I wanted to be the one to write the DJ LeMahieu free agent target post largely because I was very, very wrong about him when the Yankees signed him ahead of the 2019 season. I didn’t really get the appeal of LeMahieu in a starting role, and figured that maybe he’d fit in as a bench piece. Yeah, about that....
All LeMahieu’s done since coming to the Bronx is crush opposing pitching to the tune of a 145 OPS+, finish fourth and third in AL MVP voting, and play in 88 percent of the team’s possible games, which is a crucial and valuable thing on a Yankee team perennially ravaged by injury. He’s a free agent who will be 33 in July, and this is his one shot at a big contract. We all know what DJ’s résumé is; the only questions about him focus on what he’s worth, how long he should be worth it, and who else might be bidding.
When you sign a free agent, you’re not paying for what he’s done; you’re paying for what you think he will do — this is one of the great revolutions brought about by analytics, a better understanding of the aging curve, better projections, etc. Steamer and ZiPS projects LeMahieu to be somewhat above average in 2021 and 2022, about a 110 wRC+ and worth three and a half wins. You’d be forgiven for thinking that is a very conservative projection, but LeMahieu’s future performance is really a function of the sustainability of his contact profile, plus where he plays.
DJ’s max exit velocity isn’t much to talk about — 111.1 mph in 2019 and 109.5 in 2020 are perfectly good totals, but far from the eye-popping numbers we see from Aaron Judge or Giancarlo Stanton. In fact, LeMahieu’s max exit velo in 2020 was 141st in baseball, in between Alec Bohm and Aaron Hicks, neither of whom will contend for nine-figure free agency deals. Yet despite pedestrian max output, DJ’s hard hit rate, xwOBA and average exit velocity are all in the top quartile in baseball. Why?
In a word: narrowness. If you remember my post on Gary Sánchez yesterday, you’ll remember I showed these same histograms of Sánchez’s exit velocity from 2019 and 2020. One of the reasons Gary’s 2020 was so bad was because his contact was so volatile - he had a jagged histogram, with a bunch of 110 mph batted balls, and a bunch around 70 mph. LeMahieu is his exact opposite — his batted balls fall into a tighter band of outcomes. He doesn’t reach the pure power of someone like Judge, true, but is about 12% more likely than Judge to hit the ball at least 95 mph.
DJ LeMahieu is, in a way, the ultimate high-floor player. His strikeout rate is the seventh-lowest in baseball over the past two years, and this ability to generate good contact on every single swing means more and more of his at bats end in a high-probability outcome. But why was he so much better in New York than in Colorado? Power.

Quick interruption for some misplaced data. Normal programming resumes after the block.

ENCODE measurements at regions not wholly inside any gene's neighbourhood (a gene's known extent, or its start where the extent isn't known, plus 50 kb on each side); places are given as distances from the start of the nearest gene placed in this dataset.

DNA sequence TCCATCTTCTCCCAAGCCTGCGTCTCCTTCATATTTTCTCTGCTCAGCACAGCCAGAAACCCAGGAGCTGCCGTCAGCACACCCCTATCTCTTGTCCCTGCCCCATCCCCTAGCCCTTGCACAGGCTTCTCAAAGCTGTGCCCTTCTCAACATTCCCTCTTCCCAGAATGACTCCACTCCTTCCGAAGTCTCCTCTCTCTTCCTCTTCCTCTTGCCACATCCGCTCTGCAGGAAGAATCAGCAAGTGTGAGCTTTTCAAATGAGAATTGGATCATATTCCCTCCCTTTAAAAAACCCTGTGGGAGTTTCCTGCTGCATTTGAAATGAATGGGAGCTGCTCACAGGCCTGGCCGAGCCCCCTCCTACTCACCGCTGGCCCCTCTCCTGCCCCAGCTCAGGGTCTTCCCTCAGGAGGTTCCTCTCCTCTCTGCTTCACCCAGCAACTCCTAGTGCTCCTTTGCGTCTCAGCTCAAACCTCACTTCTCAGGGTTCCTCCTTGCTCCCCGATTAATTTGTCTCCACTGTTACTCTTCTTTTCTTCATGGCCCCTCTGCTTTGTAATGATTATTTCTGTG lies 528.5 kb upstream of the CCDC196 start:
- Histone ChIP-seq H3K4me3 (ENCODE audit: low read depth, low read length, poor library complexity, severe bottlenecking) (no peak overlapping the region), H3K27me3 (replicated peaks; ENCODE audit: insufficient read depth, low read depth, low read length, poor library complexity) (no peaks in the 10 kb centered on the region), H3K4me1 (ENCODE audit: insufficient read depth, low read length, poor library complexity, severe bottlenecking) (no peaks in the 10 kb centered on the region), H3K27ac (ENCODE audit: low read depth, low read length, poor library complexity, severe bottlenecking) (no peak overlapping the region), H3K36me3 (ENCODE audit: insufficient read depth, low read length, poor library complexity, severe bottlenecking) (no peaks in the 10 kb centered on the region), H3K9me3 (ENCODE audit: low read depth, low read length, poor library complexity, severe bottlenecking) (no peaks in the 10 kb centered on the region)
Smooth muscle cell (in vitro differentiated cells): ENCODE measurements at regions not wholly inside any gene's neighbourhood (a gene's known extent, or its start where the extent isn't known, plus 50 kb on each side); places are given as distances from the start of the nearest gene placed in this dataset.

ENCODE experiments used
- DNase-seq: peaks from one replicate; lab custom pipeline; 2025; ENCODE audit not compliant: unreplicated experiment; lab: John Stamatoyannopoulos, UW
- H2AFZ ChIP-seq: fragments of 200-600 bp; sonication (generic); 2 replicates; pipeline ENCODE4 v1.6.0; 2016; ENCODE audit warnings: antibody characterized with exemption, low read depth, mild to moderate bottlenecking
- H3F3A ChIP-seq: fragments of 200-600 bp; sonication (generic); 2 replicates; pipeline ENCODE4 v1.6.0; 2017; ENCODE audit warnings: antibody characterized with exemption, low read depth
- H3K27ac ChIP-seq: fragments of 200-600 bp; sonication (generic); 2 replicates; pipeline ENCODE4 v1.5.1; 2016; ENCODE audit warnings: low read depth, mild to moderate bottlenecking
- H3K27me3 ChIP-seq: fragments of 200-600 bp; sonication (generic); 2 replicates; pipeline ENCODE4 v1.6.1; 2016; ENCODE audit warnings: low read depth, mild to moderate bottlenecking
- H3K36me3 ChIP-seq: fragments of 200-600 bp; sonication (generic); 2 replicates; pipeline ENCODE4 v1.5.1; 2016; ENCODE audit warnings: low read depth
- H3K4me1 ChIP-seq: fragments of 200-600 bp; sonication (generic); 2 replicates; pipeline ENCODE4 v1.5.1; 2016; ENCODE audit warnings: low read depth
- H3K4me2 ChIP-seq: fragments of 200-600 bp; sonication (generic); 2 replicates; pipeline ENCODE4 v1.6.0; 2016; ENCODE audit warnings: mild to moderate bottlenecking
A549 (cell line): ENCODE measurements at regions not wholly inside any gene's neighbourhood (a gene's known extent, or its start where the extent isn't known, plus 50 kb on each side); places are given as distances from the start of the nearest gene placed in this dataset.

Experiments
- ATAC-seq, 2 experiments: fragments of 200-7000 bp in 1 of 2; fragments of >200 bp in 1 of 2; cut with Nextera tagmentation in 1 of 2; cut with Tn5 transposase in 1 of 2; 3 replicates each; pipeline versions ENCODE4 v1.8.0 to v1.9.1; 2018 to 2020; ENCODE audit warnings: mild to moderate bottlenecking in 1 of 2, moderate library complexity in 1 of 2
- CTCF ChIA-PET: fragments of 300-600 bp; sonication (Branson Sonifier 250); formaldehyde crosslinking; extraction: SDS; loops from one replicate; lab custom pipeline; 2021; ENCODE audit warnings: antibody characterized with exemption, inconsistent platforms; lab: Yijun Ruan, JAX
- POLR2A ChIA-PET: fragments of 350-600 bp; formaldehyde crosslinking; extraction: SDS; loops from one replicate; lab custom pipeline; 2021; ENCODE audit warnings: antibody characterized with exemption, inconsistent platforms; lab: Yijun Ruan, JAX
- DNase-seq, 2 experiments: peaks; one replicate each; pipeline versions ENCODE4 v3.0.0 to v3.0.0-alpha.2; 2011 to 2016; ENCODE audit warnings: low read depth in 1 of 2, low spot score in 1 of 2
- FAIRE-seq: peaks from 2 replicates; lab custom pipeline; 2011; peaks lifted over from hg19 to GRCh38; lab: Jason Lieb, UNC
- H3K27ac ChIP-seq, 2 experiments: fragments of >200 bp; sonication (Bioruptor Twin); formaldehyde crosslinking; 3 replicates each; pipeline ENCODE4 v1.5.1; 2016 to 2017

LeMahieu’s exit velo metric barely moved, especially between 2018 and 2020, and he didn’t sacrifice contact for power — he struck out less often in the latter year. What changed was the ballpark he was playing in.
Over the past two years, LeMahieu’s had 16 opposite-field home runs at Yankee Stadium. Here’s what they look like:
LeMahieu has become an MVP-caliber hitter because he hits line drives to right field, and in Yankee Stadium, those are more likely to become home runs than any other park in baseball. In fact, let’s move these same balls to a more neutral stadium — over the last three years, Miller Park in Milwaukee has been the most neutral stadium in baseball, for example:
At least four and potentially as many as six of these home runs are outs in a neutral park. If you change four of the homers into outs, LeMahieu’s OPS over the past two years drops from .912 to .900. You can do this with his opposite-field doubles, too — hard grounders down the line stay as extra-base hits, sure, but the ones in the gap become easier and easier to catch in less-hitter-friendly parks. Away from Yankee Stadium, DJ’s impressive contact becomes emptier since several of his extra-base hits turn into either outs or singles.
All of this actually works to the Yankees’ advantage, since the case gets made that LeMahieu is more valuable to the Yankees than any other team. If his home runs become outs playing in Milwaukee, Toronto, or Texas, those teams are less incentivized to get into a bidding war over him.
Projecting LeMahieu is then difficult because of a combination of his age, the impact of Yankee Stadium, and his particular contact profile. Slap hitters don’t age well — sorry Ichiro — but DJ’s not a slap hitter; he’s more of a punch hitter. Publicly available Statcast data doesn’t go back far enough for us to observe how similar hitters from earlier eras saw their contact rates change as they aged, and even possible contemporaries like Joe Mauer had externalities hasten their decline.
So much of the Yankee offseason relies on what happens with DJ LeMahieu. He’s been the team’s best player for two years, and unlike a lot of guys that we claim to be built for Yankee Stadium, he actually appear to be built for Yankee Stadium. His age means he’s not getting a decade-long contract, and rumors abound say he’s really trying to max out at half that. The Yankees have a spot for him, but so does almost every other team in baseball.